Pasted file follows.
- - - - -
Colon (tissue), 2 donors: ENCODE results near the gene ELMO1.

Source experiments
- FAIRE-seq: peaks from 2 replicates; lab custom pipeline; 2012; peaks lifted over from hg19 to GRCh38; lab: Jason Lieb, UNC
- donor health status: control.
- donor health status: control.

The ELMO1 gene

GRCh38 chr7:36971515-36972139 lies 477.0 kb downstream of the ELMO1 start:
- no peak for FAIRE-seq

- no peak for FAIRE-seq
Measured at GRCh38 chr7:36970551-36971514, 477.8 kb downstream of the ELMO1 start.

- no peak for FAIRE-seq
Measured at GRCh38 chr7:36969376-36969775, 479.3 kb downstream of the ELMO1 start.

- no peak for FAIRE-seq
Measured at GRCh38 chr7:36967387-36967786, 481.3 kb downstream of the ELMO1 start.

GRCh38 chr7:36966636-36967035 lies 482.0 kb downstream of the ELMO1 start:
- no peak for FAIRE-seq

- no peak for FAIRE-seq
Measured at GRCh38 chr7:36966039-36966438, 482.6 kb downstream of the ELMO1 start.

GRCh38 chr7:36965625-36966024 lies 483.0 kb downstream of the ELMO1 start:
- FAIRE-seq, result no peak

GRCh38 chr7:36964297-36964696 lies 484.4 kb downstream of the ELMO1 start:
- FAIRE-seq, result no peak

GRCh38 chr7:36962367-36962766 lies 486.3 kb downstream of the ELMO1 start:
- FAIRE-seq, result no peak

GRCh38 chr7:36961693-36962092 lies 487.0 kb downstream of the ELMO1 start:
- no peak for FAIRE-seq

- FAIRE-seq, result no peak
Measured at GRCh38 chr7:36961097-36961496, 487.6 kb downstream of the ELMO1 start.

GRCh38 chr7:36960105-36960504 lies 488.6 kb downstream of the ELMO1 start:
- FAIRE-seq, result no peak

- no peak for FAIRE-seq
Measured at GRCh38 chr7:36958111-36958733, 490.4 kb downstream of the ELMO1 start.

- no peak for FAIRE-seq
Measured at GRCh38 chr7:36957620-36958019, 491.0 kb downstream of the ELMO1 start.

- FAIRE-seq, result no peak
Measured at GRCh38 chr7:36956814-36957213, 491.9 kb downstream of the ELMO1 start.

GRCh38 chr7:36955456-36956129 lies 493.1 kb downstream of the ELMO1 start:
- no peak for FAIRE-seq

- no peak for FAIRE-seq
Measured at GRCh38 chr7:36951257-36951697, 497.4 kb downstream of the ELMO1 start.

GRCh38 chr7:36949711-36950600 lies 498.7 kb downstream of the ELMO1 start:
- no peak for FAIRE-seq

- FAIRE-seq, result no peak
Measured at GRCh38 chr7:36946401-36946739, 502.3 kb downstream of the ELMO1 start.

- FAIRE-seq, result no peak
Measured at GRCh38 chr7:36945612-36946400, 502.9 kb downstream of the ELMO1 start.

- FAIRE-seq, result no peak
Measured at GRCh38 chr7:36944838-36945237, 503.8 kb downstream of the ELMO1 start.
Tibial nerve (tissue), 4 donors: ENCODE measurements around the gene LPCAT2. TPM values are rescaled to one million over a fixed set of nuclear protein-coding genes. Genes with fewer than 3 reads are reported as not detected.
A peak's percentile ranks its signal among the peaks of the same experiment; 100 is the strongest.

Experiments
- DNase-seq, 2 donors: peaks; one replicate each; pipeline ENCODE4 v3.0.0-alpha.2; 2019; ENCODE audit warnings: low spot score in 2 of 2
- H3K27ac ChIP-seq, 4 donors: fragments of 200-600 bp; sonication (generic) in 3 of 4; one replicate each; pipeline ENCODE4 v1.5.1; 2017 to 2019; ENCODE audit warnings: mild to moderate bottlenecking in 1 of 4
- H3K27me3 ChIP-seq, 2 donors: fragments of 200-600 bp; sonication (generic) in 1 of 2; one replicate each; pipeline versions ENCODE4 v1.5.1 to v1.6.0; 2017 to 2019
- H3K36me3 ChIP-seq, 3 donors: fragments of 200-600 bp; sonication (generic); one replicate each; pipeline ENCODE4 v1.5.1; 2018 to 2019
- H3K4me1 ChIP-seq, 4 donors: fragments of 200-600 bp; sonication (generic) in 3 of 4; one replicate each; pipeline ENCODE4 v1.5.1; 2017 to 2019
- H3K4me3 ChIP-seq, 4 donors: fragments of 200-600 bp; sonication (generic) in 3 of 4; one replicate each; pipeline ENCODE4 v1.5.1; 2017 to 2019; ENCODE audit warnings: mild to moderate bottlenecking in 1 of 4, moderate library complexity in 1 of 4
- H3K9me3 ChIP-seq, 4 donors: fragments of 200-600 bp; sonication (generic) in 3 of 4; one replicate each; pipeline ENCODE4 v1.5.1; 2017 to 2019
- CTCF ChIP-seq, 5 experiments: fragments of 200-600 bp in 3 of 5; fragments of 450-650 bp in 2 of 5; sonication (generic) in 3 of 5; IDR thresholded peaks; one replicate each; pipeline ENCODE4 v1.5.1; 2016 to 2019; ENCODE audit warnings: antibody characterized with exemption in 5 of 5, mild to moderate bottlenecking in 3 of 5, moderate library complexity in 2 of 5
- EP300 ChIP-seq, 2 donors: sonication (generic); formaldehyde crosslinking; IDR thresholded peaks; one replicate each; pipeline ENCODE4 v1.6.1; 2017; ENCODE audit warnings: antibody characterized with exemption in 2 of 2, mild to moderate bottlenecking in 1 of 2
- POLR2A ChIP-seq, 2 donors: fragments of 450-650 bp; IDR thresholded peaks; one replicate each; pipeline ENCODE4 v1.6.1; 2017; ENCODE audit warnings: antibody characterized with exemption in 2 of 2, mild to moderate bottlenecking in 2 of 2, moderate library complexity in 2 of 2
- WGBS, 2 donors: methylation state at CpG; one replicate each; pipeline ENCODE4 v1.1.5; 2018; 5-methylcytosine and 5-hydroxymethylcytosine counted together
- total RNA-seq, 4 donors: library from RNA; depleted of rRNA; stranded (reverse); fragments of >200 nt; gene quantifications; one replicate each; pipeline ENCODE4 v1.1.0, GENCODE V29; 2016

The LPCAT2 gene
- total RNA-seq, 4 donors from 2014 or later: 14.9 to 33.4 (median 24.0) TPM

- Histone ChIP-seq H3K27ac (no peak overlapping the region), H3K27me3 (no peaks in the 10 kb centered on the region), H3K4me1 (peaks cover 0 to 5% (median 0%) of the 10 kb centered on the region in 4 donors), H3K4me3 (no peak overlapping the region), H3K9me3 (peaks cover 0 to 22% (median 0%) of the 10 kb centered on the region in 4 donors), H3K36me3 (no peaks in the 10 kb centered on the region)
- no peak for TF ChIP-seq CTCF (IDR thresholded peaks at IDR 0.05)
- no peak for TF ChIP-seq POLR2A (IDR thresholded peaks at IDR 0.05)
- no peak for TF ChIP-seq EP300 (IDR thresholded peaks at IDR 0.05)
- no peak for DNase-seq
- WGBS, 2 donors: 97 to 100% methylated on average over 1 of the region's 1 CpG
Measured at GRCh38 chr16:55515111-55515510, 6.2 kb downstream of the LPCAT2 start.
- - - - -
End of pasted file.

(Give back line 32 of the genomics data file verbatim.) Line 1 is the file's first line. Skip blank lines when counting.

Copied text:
Measured at GRCh38 chr7:36958111-36958733, 490.4 kb downstream of the ELMO1 start.